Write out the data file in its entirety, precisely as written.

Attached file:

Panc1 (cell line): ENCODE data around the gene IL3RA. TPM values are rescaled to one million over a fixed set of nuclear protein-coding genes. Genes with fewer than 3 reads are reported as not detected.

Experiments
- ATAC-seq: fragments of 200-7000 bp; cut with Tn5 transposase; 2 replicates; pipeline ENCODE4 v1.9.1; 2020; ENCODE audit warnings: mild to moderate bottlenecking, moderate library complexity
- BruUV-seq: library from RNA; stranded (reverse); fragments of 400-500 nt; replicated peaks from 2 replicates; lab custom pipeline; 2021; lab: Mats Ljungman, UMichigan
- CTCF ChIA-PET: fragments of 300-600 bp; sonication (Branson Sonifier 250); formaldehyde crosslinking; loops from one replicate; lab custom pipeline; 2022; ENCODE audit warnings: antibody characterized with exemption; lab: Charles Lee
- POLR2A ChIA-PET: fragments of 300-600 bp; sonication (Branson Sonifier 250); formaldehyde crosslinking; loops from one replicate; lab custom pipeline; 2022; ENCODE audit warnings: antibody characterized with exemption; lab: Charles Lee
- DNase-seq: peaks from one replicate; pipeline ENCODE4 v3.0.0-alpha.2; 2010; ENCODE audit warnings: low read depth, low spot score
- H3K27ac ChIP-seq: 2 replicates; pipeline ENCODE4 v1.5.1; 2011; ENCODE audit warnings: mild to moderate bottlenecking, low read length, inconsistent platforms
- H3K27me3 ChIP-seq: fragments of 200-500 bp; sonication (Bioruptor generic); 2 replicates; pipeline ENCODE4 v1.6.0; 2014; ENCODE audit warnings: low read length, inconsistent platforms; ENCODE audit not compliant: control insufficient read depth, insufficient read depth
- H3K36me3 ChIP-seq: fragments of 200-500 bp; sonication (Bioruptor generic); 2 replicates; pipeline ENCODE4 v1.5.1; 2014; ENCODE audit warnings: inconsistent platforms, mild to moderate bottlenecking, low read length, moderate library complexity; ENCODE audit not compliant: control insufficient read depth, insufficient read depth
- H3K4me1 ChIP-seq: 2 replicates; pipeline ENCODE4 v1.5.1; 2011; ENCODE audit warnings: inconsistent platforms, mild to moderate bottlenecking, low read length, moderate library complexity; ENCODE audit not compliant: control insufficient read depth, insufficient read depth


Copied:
Panc1 (cell line): ENCODE data around the gene IL3RA. TPM values are rescaled to one million over a fixed set of nuclear protein-coding genes. Genes with fewer than 3 reads are reported as not detected.

Experiments
- ATAC-seq: fragments of 200-7000 bp; cut with Tn5 transposase; 2 replicates; pipeline ENCODE4 v1.9.1; 2020; ENCODE audit warnings: mild to moderate bottlenecking, moderate library complexity
- BruUV-seq: library from RNA; stranded (reverse); fragments of 400-500 nt; replicated peaks from 2 replicates; lab custom pipeline; 2021; lab: Mats Ljungman, UMichigan
- CTCF ChIA-PET: fragments of 300-600 bp; sonication (Branson Sonifier 250); formaldehyde crosslinking; loops from one replicate; lab custom pipeline; 2022; ENCODE audit warnings: antibody characterized with exemption; lab: Charles Lee
- POLR2A ChIA-PET: fragments of 300-600 bp; sonication (Branson Sonifier 250); formaldehyde crosslinking; loops from one replicate; lab custom pipeline; 2022; ENCODE audit warnings: antibody characterized with exemption; lab: Charles Lee
- DNase-seq: peaks from one replicate; pipeline ENCODE4 v3.0.0-alpha.2; 2010; ENCODE audit warnings: low read depth, low spot score
- H3K27ac ChIP-seq: 2 replicates; pipeline ENCODE4 v1.5.1; 2011; ENCODE audit warnings: mild to moderate bottlenecking, low read length, inconsistent platforms
- H3K27me3 ChIP-seq: fragments of 200-500 bp; sonication (Bioruptor generic); 2 replicates; pipeline ENCODE4 v1.6.0; 2014; ENCODE audit warnings: low read length, inconsistent platforms; ENCODE audit not compliant: control insufficient read depth, insufficient read depth
- H3K36me3 ChIP-seq: fragments of 200-500 bp; sonication (Bioruptor generic); 2 replicates; pipeline ENCODE4 v1.5.1; 2014; ENCODE audit warnings: inconsistent platforms, mild to moderate bottlenecking, low read length, moderate library complexity; ENCODE audit not compliant: control insufficient read depth, insufficient read depth
- H3K4me1 ChIP-seq: 2 replicates; pipeline ENCODE4 v1.5.1; 2011; ENCODE audit warnings: inconsistent platforms, mild to moderate bottlenecking, low read length, moderate library complexity; ENCODE audit not compliant: control insufficient read depth, insufficient read depth